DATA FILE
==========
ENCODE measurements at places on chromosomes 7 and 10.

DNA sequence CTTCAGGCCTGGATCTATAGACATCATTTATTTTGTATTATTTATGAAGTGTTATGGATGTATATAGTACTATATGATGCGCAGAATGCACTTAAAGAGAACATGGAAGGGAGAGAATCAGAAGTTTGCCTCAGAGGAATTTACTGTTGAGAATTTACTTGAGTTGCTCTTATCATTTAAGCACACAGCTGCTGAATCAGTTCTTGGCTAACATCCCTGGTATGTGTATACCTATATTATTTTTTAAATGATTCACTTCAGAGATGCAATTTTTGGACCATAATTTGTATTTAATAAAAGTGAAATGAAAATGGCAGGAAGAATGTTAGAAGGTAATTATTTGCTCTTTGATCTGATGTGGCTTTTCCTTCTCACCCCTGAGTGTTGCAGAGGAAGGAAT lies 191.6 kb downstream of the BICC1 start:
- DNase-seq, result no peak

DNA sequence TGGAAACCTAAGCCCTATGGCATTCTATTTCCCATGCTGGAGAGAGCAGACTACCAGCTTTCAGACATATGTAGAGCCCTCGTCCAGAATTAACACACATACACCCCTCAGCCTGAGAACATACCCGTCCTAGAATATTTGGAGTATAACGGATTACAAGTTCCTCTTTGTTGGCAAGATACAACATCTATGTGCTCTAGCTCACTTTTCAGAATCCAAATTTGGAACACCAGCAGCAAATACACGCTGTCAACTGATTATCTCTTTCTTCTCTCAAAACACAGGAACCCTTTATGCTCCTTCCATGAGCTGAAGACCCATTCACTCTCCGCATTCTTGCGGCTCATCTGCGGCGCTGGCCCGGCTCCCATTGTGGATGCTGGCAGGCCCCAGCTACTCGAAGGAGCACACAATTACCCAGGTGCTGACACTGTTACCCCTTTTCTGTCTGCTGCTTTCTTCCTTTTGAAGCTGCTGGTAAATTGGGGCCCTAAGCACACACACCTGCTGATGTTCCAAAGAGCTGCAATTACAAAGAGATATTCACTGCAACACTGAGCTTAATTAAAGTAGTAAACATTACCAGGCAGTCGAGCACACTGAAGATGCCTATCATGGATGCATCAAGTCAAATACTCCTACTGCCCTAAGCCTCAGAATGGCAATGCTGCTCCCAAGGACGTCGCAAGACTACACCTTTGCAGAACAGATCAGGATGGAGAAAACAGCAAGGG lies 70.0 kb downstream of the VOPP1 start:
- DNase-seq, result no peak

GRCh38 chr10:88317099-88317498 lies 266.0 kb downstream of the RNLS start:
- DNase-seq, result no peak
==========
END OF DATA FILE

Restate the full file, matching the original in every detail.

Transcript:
ENCODE measurements at places on chromosomes 7 and 10.

DNA sequence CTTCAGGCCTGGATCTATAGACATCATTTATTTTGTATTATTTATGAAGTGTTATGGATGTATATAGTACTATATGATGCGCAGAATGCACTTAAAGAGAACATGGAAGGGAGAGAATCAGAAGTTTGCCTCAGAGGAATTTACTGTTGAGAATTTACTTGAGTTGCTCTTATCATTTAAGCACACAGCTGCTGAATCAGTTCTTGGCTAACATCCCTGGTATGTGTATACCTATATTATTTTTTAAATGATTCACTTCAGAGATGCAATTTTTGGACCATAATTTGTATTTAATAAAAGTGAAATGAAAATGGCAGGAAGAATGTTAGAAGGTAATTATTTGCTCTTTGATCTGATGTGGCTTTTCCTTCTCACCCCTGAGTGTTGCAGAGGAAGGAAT lies 191.6 kb downstream of the BICC1 start:
- DNase-seq, result no peak

DNA sequence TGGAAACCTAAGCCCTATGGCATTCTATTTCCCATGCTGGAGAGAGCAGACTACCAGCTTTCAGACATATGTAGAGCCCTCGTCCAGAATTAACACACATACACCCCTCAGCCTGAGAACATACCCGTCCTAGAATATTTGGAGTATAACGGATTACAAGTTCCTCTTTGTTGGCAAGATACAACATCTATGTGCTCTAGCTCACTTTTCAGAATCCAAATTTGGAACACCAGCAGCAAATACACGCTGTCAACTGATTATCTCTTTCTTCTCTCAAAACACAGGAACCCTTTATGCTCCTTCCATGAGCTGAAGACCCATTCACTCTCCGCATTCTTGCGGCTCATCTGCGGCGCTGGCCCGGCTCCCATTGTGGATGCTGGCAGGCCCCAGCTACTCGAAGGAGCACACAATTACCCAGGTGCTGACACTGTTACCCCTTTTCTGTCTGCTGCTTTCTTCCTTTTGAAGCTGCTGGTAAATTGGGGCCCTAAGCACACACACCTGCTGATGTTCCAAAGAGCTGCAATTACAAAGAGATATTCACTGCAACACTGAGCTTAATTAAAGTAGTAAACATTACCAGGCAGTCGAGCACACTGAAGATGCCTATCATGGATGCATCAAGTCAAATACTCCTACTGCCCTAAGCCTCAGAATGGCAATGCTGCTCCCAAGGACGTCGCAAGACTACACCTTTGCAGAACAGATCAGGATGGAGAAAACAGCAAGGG lies 70.0 kb downstream of the VOPP1 start:
- DNase-seq, result no peak

GRCh38 chr10:88317099-88317498 lies 266.0 kb downstream of the RNLS start:
- DNase-seq, result no peak